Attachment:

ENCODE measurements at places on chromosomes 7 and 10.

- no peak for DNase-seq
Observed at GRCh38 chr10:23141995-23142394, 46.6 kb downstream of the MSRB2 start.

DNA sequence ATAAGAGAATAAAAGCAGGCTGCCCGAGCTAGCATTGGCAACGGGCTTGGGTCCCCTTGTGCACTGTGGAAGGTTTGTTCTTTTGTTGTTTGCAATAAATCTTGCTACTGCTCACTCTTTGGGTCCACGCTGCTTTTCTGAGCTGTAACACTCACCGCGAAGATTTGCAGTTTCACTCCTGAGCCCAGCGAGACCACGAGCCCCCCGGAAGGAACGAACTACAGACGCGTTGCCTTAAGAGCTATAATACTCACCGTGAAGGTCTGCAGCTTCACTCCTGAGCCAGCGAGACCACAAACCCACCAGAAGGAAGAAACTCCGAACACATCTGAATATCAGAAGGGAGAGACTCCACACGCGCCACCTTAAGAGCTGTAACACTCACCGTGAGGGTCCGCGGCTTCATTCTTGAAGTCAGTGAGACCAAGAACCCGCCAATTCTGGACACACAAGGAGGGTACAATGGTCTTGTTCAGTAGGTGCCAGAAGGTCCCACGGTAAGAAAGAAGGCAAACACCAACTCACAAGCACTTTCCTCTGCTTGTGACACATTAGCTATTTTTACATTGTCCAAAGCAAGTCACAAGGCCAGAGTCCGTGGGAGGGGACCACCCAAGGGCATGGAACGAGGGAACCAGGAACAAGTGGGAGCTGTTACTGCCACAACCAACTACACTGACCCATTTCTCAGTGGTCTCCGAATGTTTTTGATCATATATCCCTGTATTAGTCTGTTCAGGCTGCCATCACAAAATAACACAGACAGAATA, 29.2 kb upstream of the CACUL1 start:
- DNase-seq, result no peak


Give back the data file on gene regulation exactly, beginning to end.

ENCODE measurements at places on chromosomes 7 and 10.

- no peak for DNase-seq
Observed at GRCh38 chr10:23141995-23142394, 46.6 kb downstream of the MSRB2 start.

DNA sequence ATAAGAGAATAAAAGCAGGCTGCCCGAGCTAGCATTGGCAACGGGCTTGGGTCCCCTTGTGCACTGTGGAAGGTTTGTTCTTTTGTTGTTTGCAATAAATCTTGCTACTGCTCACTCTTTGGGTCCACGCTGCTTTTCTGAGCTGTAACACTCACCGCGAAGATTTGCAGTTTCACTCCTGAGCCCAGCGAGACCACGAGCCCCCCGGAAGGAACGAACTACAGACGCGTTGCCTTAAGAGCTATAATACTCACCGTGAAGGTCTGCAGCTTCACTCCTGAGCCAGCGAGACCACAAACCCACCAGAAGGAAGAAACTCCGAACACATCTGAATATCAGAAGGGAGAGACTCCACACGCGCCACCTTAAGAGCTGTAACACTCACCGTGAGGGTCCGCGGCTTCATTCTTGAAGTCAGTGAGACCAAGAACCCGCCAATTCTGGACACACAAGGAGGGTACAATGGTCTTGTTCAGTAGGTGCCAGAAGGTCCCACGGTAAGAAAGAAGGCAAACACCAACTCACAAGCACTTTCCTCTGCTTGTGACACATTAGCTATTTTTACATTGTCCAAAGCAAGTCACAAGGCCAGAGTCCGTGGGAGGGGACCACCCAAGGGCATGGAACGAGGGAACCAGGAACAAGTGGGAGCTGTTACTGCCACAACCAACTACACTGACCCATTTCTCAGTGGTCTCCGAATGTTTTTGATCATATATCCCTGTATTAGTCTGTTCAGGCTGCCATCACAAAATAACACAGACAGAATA, 29.2 kb upstream of the CACUL1 start:
- DNase-seq, result no peak